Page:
Plaintiff Nicole Vance appeals from the denial of her application for benefits from the Social Security Administration. This Court has jurisdiction pursuant to 42 U.S.C. § 405(g) and, with the parties' consent to Magistrate Judge jurisdiction, pursuant to 28 U.S.C. § 636(c). As detailed below, the Court concludes that further administrative proceedings would be useful and therefore remands this matter.
Standard of Review
This court must affirm the ALJ's findings if they are supported by substantial evidence and are free from reversible error. Marcia v. Sullivan, 900 F.2d 172, 174 (9th Cir. 1990). Substantial evidence is more than a mere scintilla, but less than a preponderance; it is "such relevant evidence as a reasonable mind might accept as adequate to support a conclusion." Richardson v. Perales, 402 U.S. 389, 401 (1971). In determining whether substantial evidence supports the ALJ's decision, the court considers the record as a whole, weighing both the evidence that supports and that which detracts from the ALJ's conclusions. Reddick v. Chater, 157 F.3d 715, 720 (9th Cir. 1998). The ALJ is responsible for resolving conflicts, ambiguity, and determining credibility. Andrews v. Shalala, 53 F.3d 1035, 1039 (9th Cir. 1995); Magallanes v. Bowen, 881 F.2d 747, 750 (9th Cir. 1989). Thus, the Court must affirm the ALJ's decision where the evidence considered in its entirety substantially supports it and the decision is free from reversible error. 42 U.S.C. § 405(g); Hammock v. Bowen, 879 F.2d 498, 501 (9th Cir. 1989).
Vance was 34 years old on her alleged amended onset date. (Tr. 47, 50) She has two associate degrees and her last job as an office manager ended when the company shut down. (Tr. 50-53) In his opinion, the ALJ found that Vance had the following medically determinable impairments: 2 mm aneurysm located in the brain, migraine headaches, bipolar disorder, fibromyalgia, asthma, GERD, anemia, and generalized anxiety disorder. (Tr. 15) However, the ALJ found that Vance did not have any severe impairments or combination of impairments. As relevant here, the ALJ assigned no weight to three opinions from two of Vance's treating sources, no weight to the State agency's medical consultants' opinions, and great weight to the opinion from the physical consultative exam. (Tr. 19-20) As a result, the opinion's analysis concluded at step two of the usual five step process. (Tr. 15-25) As a result, the ALJ concluded that Vance was not disabled. (Tr. 15-26)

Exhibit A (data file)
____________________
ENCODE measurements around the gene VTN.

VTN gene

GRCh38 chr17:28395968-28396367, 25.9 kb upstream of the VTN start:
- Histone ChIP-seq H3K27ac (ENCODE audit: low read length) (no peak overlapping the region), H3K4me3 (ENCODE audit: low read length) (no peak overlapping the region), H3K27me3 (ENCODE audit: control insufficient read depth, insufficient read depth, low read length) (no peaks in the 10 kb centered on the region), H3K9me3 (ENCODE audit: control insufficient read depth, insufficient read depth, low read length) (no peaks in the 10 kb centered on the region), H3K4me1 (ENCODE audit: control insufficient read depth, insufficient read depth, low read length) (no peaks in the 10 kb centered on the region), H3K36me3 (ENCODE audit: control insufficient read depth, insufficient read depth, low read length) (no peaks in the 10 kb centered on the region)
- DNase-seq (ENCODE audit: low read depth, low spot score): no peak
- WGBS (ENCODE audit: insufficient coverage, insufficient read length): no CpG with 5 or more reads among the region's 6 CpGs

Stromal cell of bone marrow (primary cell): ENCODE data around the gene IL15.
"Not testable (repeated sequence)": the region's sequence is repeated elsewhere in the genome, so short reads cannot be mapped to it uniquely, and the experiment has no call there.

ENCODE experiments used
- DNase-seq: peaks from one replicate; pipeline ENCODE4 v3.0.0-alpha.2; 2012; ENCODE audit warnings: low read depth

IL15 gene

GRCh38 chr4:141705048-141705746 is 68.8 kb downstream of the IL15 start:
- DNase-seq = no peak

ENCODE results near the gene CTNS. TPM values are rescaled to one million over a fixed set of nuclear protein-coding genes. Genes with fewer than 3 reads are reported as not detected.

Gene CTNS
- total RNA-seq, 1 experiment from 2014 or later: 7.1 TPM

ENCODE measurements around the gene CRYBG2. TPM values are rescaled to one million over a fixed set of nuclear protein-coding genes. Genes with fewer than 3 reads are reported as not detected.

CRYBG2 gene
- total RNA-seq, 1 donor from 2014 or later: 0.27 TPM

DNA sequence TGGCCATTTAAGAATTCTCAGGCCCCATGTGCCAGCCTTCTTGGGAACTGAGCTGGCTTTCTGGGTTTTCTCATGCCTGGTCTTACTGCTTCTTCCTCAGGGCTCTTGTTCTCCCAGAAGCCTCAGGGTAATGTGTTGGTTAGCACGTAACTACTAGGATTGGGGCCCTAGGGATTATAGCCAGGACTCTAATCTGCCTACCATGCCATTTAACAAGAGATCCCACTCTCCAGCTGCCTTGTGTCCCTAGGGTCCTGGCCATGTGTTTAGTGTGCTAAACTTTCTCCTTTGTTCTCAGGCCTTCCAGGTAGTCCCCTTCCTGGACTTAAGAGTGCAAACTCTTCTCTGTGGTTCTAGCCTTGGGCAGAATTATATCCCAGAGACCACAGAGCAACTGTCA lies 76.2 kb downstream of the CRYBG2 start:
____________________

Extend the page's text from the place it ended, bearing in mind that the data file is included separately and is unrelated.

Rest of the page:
On appeal, Vance argues that the ALJ's conclusion that she did not have any severe impairments was incorrect as a matter of law and that the ALJ should have found that her migraines were disabling and should not have rejected her symptom testimony and the medical source opinions. (Doc. 20 at 11-25) The Court agrees.
Vance first argues that the ALJ should have found her medically determinable impairments to be severe and proceeded to complete the rest of the five step process. (Doc. 20 at 11-13)